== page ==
This natural national award winner, an icon in her capacity who has been plying the difficult road to impart knowledge on children is however not deterred by language barrier or the poor condition under which she works.
She said what keeps her going is commitment and empathy, “A lot of time, we walk from the other village where we live in order to make it to Kugbobokun. “I have been doing this for three years. “When I got here, the children could not read, write or speak English; I had to look for an interpreter but now, they can communicate fairly well in English and I can now communicate with them.
Pleading to the local government leadership, she said the major challenge they are facing is road. “Sometimes, I get information to go back from across the river as it sometimes overflows and since there is no bridge, crossing it can sometimes be difficult.”
According to Jibrin Baba Angulu, community representative, he commended CFHI for bringing awareness into their community. He said, “I feel happy about the initiative. “I have learnt a lot; that we should avoid sending our children to sell groundnut.”
Angulu however has a message for politicians. “Government should remember there are human beings here, they should take care of us.”
The community according to Angulu has not witnessed such awareness program. “Before now, we did not know what child abuse is all about, if it happened, we did not know the implication but with this enlightenment program, a lot of us have realised the dangers facing our children and their future if we do not change some of our lifestyle,” he said.
He begged government to consider their plight and not to only visit them during election campaigns. He said, “Let government know that we have so much challenges, any city you look at must have been a village before it developed into a city. “We also crave such development. “We only get to see them during campaign that is when they realise we exist. “We only know chairmanship candidates for election but don’t get to see them again after they have won”.
He especially called on the Chairman of Bwari Area Council to come to their aid. “We need the Chairman to come and see what we are going through, the only road leading to our village is bad, let him come and see for himself.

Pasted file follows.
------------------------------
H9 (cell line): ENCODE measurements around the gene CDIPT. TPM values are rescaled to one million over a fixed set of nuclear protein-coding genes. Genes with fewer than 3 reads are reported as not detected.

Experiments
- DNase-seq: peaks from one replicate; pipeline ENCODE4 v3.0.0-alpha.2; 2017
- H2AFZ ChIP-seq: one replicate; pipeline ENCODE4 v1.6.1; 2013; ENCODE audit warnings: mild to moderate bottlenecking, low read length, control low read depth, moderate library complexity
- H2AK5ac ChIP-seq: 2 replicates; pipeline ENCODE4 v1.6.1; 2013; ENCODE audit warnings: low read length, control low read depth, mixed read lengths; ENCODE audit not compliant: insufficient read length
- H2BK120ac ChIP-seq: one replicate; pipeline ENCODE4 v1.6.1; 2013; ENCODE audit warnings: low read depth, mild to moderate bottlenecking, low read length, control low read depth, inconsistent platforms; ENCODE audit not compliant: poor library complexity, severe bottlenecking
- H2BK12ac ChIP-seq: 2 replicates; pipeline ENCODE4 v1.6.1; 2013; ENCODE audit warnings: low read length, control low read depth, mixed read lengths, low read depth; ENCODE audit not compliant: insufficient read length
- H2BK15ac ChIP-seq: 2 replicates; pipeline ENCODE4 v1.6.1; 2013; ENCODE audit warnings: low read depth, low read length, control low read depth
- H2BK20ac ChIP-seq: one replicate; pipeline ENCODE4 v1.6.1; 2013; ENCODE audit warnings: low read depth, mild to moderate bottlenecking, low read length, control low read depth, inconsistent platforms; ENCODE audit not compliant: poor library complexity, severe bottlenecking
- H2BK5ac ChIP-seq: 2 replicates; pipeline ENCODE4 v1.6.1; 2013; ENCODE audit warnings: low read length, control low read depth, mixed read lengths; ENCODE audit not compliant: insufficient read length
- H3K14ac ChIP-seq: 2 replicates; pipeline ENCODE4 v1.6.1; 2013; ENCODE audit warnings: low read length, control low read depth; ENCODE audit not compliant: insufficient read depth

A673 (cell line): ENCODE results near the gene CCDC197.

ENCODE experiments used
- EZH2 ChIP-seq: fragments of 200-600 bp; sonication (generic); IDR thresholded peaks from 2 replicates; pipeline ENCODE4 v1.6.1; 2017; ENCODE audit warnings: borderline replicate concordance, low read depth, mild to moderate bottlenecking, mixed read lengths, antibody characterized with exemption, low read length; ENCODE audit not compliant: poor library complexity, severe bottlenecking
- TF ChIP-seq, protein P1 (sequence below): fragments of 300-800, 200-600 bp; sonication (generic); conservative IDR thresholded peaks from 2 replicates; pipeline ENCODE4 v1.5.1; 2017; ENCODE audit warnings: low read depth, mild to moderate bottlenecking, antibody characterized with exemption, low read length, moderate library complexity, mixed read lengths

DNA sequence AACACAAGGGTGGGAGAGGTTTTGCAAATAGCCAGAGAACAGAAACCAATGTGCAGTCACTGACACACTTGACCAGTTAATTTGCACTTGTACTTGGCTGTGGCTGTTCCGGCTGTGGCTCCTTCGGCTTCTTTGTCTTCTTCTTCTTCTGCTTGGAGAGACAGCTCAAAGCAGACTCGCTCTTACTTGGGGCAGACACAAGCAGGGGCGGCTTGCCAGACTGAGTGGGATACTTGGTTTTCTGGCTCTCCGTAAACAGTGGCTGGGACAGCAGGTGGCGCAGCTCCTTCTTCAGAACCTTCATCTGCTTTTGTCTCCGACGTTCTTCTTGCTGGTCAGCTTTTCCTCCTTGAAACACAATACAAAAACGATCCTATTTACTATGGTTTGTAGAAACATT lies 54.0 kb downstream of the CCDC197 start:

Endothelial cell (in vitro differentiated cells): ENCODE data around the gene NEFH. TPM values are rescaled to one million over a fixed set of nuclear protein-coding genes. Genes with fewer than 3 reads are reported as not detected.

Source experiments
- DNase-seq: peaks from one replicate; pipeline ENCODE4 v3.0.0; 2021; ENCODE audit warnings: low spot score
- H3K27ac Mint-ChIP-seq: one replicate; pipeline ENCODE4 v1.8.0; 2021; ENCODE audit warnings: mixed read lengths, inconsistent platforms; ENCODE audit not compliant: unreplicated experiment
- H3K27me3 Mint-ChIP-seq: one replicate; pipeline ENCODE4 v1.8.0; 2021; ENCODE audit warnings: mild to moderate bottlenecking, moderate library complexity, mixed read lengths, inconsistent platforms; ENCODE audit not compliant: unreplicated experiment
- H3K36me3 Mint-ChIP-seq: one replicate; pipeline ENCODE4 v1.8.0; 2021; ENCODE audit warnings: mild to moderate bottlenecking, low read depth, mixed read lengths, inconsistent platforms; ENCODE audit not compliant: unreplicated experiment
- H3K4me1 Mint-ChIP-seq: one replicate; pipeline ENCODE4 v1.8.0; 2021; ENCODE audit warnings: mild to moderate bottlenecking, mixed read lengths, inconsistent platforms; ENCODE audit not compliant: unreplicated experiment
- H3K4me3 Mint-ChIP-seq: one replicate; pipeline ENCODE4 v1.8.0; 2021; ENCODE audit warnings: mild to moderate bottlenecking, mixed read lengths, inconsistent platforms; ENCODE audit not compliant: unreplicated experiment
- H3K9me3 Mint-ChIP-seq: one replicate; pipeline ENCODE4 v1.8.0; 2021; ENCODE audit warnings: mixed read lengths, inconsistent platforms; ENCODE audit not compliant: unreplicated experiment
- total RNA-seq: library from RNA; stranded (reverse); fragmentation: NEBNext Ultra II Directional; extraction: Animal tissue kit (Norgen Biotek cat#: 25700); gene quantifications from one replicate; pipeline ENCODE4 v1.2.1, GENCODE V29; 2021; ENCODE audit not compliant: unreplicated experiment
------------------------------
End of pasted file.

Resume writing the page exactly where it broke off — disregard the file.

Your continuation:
“Whenever the stream water is full, there is no movement; sometimes, it can take three days to go down as there is no bridge. We cultivate yam but a lot of time, we don’t get to transport our produce to market due to the condition of the only road leading to our village. We do not even have electric pole not to mention electricity, no water; cattle drink water in the morning to remain for us in the evening,” Angulu lamented.
He said since before independence, the community has remained the same without any visible development. “I was born in 1952 and this community have remained like this. “We have been participating in elections but have no dividend of democracy as it is,” he complained.
Speaking on how the villagers received the message, Pastor Musa Ishaya, Pastor of Anglican Church described the outreach by CFHI as simple technique that will bring overhaul into the lives of the villagers.
Describing what he understood by child abuse, he said “Child abuse is giving child chores that are above his/her capacity which include using them as house helps.” He encouraged parents to train their children so they can bring succour to Kugbobokun. “One day, we will have good water to drink because these children will bring development to the community,” he maintained.
Patience Iliya, mother of two said, “We have been told to take care of our children and not to let them wander about in the night as it is dangerous for them especially girl child. “My children are in school and from what I’ve heard today, I will make sure they are well educated so I can also benefit.”